Today’s Lenten reflection comes from the University of Notre Dame.
Palm Sunday Gospel Reading
The very large crowd spread their cloaks on the road, while others cut branches from the trees and strewed them on the road. The crowds preceding him and those following kept crying out and saying: “Hosanna to the Son of David; blessed is the he who comes in the name of the Lord; hosanna in the highest.”
Then they came to a place called Golgotha, which means Place of the Skull. After they had crucified him, they divided his garments by casting lots; then they sat down and kept watch over him there. And they placed over his head the written charge against him: This is Jesus, the King of the Jews.
Gospel Reflection: People of Hope
By Father Sean McGraw, C.S.C. ’92, ‘00M.Div.
A few years ago a very large family in the Chicago area lost one of their teenage boys in a tragic accident while he was away on a spring break trip with friends. Hundreds of people gathered days later for the wake to mourn and support each other. The house was filled with sorrow, despair, and lots of tears as the family and friends gathered together to come to grips with this heart-wrenching loss.
As one of the aunts was departing, she overheard two of the cousins, both of whom have Down syndrome, conversing in an upbeat and joy-filled manner. They were speaking to each other about what a great night it had been and how glad they had been to be present. Slightly stunned, the aunt reluctantly asked the two what they meant and how they could be so upbeat at such a sad time. They looked back in surprise wondering how she did not get it. One of the cousins replied, “There was so much love here.” And the other chimed in, “I have never seen so many people hugging each other and telling each other how much they loved everyone.”
The aunt was taken aback for a moment, but then she recalled that these two cousins often saw what others did not see. Where others saw loss, pain, and sorrow, they saw healing, comfort, joy, and an abiding presence of love. Their innocence, purity, and simplicity allowed them to make the real connection that God was there even in moments of deep loss and apparent sorrow—and maybe especially there.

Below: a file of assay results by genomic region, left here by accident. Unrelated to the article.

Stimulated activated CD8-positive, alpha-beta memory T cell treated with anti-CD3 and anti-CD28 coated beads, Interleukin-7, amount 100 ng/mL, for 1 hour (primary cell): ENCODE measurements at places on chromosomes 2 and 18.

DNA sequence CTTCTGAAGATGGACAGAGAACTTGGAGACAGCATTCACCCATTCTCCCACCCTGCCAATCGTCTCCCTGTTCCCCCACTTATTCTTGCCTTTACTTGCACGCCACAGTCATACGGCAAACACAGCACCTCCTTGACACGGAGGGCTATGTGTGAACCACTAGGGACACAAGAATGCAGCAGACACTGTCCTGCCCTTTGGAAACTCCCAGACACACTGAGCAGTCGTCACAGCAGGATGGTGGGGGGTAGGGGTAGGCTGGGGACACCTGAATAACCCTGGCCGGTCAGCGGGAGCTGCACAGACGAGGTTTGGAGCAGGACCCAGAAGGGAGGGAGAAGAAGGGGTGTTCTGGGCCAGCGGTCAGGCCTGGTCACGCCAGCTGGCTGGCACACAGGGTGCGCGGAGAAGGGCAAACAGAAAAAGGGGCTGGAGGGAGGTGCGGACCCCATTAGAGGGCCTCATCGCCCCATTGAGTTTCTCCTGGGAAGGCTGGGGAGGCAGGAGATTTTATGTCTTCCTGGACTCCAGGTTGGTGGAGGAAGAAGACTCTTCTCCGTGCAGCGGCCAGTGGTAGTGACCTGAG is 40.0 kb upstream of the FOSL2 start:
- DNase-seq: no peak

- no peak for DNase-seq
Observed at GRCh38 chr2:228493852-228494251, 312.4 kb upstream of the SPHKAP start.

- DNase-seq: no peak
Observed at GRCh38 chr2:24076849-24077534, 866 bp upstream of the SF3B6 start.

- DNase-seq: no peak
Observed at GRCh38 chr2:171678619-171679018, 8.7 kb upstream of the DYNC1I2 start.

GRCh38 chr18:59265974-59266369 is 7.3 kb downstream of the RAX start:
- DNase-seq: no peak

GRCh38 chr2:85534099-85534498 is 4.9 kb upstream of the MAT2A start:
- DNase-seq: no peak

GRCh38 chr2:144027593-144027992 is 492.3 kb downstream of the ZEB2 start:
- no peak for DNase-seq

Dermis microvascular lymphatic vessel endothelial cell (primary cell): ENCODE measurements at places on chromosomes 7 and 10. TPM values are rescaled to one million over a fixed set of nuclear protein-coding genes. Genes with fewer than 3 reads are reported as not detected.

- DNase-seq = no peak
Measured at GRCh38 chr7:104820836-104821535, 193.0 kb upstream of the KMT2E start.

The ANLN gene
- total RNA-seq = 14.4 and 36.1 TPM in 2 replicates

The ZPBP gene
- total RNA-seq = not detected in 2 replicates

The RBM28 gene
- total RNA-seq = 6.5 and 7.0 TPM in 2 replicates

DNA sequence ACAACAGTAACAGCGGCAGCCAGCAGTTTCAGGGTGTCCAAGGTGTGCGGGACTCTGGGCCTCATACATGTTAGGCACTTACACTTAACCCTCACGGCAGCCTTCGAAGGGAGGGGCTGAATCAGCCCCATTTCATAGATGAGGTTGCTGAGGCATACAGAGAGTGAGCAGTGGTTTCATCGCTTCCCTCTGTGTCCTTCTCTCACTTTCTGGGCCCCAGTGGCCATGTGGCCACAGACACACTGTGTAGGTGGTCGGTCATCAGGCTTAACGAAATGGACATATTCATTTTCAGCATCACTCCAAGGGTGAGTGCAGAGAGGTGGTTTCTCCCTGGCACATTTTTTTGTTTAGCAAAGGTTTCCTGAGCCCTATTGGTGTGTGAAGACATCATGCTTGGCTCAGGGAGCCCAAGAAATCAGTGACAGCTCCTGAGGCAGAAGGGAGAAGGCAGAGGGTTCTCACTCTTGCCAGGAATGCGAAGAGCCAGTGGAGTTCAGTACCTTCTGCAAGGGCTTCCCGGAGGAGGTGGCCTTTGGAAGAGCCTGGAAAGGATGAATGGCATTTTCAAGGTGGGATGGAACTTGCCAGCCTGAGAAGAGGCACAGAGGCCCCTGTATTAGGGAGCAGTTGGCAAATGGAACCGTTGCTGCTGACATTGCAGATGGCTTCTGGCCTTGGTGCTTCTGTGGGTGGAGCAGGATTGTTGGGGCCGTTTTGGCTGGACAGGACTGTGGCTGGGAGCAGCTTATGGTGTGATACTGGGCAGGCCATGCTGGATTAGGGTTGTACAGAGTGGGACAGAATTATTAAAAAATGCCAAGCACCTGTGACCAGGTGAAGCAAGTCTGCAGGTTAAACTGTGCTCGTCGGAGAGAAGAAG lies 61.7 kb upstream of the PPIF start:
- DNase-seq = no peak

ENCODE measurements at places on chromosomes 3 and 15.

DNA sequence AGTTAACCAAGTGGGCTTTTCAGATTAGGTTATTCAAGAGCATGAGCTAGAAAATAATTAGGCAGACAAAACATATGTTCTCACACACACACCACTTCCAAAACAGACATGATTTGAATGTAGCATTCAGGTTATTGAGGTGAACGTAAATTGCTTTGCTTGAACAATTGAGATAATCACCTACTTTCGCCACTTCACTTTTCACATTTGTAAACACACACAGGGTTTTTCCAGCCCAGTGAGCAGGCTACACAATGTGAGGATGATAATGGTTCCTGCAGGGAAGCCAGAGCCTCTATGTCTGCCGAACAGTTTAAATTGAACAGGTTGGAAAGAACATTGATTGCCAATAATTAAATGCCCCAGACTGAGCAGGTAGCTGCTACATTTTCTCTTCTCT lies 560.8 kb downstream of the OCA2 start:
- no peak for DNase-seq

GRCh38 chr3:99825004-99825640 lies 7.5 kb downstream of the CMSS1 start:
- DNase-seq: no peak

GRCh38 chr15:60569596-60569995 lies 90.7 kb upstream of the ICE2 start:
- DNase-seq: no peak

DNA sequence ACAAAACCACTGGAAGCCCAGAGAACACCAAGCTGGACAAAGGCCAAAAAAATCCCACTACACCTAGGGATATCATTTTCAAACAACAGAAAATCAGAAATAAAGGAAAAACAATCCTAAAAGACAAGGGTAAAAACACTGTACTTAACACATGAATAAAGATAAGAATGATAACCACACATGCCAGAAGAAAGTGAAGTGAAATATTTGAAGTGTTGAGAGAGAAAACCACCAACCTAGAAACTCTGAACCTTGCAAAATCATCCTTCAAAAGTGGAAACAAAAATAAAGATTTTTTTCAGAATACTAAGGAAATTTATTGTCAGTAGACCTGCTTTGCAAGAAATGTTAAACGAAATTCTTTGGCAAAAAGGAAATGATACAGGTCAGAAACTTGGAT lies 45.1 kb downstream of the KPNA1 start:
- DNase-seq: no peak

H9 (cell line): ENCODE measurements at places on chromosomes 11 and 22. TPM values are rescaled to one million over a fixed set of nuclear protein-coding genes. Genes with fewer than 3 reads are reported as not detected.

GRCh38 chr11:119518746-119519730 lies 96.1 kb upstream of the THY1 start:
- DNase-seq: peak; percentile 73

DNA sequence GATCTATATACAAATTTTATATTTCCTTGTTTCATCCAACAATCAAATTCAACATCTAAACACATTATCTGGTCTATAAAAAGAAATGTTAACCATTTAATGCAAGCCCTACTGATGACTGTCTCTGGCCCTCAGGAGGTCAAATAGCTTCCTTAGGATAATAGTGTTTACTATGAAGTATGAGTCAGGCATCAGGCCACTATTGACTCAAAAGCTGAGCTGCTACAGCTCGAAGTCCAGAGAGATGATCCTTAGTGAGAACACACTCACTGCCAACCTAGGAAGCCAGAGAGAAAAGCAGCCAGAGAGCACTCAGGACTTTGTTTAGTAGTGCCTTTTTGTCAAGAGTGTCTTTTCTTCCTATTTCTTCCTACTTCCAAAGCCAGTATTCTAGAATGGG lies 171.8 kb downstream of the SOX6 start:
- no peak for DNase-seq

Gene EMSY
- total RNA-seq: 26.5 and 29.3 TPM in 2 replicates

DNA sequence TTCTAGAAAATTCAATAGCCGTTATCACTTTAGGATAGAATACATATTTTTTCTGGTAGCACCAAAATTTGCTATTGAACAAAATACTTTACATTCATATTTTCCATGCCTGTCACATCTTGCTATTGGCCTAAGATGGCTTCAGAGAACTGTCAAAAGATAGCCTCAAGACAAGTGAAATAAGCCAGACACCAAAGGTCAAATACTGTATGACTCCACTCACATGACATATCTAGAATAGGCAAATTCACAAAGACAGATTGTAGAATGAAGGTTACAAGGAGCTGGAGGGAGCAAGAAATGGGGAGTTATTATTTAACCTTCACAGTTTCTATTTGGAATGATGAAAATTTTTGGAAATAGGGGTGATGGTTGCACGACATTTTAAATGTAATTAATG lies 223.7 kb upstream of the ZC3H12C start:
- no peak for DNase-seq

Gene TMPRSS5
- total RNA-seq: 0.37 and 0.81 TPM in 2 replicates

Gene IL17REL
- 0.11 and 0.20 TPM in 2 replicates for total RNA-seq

These beautiful cousins taught their aunt, and remind us as well, that God is present, working miracles in our lives, even at those times when we feel most broken or at a loss. God does not desert us. In fact, God gave us his only Son to give away his life for us, so that despite our weakness and sin, we would never be alone. When others doubted or misunderstood his call, especially at the end on the cross, Jesus remained faithful. And whenever we empty ourselves in small or big ways and give away our lives for others, we enter more fully into the mystery of the cross.
The Constitutions of the Congregation of Holy Cross remind us that we must be people of hope, for Christ the Lord has risen to die no more:
He has taken us into the mystery and the grace of this life that springs up from death. If we, like him, encounter and accept suffering in our lives, we will move without awkwardness among others who suffer. We must be people with hope to bring. There is no failure the Lord’s love cannot reverse, no humiliation he cannot exchange for blessing, no anger he cannot dissolve, no routine he cannot transfigure. All is swallowed up in victory. He has nothing but gifts to offer. It remains only for us to find how even the cross can be borne as a gift.
During this holiest of weeks, we are invited to ponder this great act of love, even—perhaps especially—in the apparently painful event of the cross, and to pray for the grace to accept it in gratitude.
Fr. Sean McGraw, C.S.C., is an Assistant Professor of Political Science. He co-founded the Alliance for Catholic Education with Fr. Tim Scully, C.S.C., in 1993, and is the chair of the ACE advisory board.
In what parts of our lives are we being called to see God’s saving love? Where are we encountering the cross right now? How might we be called to be faithful in this experience, as Christ was in his experience of the cross? How might this experience of suffering also be an opportunity for transformation?
Who are the people who, by their self-sacrifice and love, have revealed God’s saving presence in our lives?
How I am being called to be a person of hope—a person who, like these most insightful cousins, sees love and God’s presence where others do not?
Find more resources for Holy week here.